Harnessing technology for a pot of soup

This is a true story. As a child, along with my younger brother and sister, we refused to eat our own mothers pot of soup. Yes! We returned from Command Children's School, An's Barrack, Yaba, tired and very hungry. Yet we took one look at the freshly prepared "Eba and vegetable soup" and declined to eat. Before you draw the wrong conclusions permit me to say it was not that my mother was a terrible cook (she is a great cook in fact) nor was it because we were spoilt brats. It was not because we were still getting accustomed to Nigerian culinary delights after the preceding 5 years in England. The truth was that there was kerosene (otherwise known as Jet-A1 fuel) in her soup. It was so thick you could smell it. How did kerosene  get in to the vegetable soup? It was a simple error in skill or technology or both.

 This gist begins with my dad bringing home a live goat (if you are a vegetarian or animal rights activist you may want to skip to the next paragraph). Despite lacking skill and experience, my mum chose to kill and prepare the goat in partnership with an uncle rather than call the usual "Mai nama" (butcher) to save money. They did not just lack skill, they also lacked the "technology" to roast an entire goat. In Africa there are two basic methods for roasting a goat or cow or lamb. One is on a spit (long metal rod) over an open fire and the other is in a pit, much like old style barbecue. Either way you need an area about five feet wide and three to four feet across. You will also need a lot of wood or charcoal. The spit method seemed easier as there was no permission to dig a  pit in the lawn of our house at 15 An's Barrack. They set to work roasting the goat but the poorly set up spit gave way and the bucket filled with kerosene, fell on to the goat and then both fell in to the fire. I still recall my mum making us fetch buckets and buckets of water as she frantically sought to wash away the kerosene before my dad got home. After an hour she gave up, sliced and diced the goat and made the famous vegetable soup. 

Now this is where the story gets interesting. My dad returned from work to see the stand off. My mum was crying in a corner and we kids stood arms folded feeling confused, abused and angry. My dad brought his favoured army belt and said to each of us,"your answer to this question will determine how many strokes of the belt you will each receive". Wait a minute I thought. "How can this be our fault?".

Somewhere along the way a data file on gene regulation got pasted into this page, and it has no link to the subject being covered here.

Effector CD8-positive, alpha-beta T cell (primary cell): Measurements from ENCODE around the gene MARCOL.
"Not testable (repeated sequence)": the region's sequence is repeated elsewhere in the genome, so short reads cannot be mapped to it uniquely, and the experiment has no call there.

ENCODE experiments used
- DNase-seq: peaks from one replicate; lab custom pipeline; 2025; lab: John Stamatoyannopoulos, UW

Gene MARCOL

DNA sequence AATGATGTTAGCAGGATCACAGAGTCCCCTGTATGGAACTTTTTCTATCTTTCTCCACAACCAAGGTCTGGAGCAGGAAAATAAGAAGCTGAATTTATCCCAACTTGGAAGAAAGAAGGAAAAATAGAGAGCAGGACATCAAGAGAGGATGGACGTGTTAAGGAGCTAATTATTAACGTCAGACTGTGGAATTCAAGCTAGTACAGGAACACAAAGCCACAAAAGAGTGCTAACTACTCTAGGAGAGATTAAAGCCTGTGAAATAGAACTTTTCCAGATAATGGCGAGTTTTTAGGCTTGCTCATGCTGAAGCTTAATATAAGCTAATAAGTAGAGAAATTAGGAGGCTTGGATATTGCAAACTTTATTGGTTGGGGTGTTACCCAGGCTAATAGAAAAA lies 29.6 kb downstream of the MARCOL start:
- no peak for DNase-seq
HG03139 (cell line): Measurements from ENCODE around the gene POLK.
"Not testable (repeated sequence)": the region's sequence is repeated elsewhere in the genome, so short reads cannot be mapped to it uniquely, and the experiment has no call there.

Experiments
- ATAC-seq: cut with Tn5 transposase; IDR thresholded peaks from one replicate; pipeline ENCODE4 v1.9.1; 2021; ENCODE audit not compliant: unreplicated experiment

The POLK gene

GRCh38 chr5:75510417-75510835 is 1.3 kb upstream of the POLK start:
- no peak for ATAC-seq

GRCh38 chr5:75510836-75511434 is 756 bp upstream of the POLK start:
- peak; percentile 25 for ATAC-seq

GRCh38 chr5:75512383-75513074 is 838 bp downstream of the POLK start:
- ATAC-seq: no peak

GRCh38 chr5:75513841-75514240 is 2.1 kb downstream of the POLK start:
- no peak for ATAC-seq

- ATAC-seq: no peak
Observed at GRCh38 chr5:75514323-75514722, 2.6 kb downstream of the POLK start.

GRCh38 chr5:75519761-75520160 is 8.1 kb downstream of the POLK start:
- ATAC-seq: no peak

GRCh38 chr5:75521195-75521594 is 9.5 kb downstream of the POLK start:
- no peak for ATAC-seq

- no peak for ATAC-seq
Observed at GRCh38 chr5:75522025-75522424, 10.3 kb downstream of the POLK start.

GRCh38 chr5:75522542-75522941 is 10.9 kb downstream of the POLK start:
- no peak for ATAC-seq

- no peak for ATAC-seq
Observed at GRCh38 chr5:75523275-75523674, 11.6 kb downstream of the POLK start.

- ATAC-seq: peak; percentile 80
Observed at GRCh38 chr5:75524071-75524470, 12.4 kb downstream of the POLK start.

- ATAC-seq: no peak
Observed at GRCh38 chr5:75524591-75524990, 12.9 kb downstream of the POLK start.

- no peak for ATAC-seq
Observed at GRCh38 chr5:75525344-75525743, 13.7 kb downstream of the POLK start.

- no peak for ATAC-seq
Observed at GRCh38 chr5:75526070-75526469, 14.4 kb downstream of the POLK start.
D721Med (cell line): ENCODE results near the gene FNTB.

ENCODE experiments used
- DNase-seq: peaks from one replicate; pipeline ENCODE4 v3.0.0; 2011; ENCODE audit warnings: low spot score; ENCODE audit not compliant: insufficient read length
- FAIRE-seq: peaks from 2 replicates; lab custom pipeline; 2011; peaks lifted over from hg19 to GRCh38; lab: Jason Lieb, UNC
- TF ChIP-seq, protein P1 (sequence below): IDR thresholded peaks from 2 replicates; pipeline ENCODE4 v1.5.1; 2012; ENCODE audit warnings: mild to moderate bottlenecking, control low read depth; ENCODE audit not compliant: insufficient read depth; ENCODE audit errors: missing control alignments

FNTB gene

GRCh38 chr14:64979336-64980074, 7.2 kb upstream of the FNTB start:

Then my dad asked a question that still reverberates in my hearing until today, "How many times have you gone to school and returned with a pot of soup?". 

He continued, "your gaining education only indicates that perhaps you will learn and maybe make something out of life. It is not proof of any achievement. It does not mean you will get a job or more importantly create jobs for others". He must be a prophet because across the world (not just in Africa) we see an increasing number of graduates but decreasing employment opportunities. We see skilled labour unable to find labour with their skills. This problem is compounded in Africa where educational achievement becomes a status symbol and the youth do not return home with "a pot of soup". You see engineers doing anything but engineering and lawyers unable to practice law. 

That is why I am excited by the achievement of Nigerian Navy engineers who designed and built the first made in Nigeria warship, NNS ANDONI (it is pictured above at the Naval Dockyard before weapons were installed). I was privileged to have the assistant project manager take me on a tour of the ship during my visit to Nigeria in April 2012. What really impressed me was the enthusiasm and competence the officer displayed. He spoke about the challenges in passing through bureaucratic bottle necks and the toll on his family from the very long hours (he was working on a Sunday afternoon). As an engineer myself who was privileged to be part of a Nigerian and British international team that designed and built two spacecraft launched in to low earth orbit in 2011, it was exhilarating to see that they used similar techniques to us. In terms of skill, the team was made of a mixture of competent US and UK trained engineers and fresh graduates to ensure knowledge transfer. This was similar to my satellite experience. They were allowed a free hand to express engineering ideas in a conducive atmosphere (which was a feat considering the usual military command and control). There was an initial setback, when funding for the build of the warship was pulled in the usual African policy somersault. However, when the team was reconvened they did not just learn but built on the experience to produce the NNS ANDONI that we see today. Every engineering feat is a performance based endeavor. They also had the right technological backing from the Naval Dockyard. As we seek to make Africa the new manufacturing capital of the world it is small steps like this that will lead to the giant leaps we desire so we can bring home the pot of soup.


This is in response to the Article below:

Jonathan Inaugurates Nigeria’s First Locally-Made Warship, Articles | THISDAY LIVE

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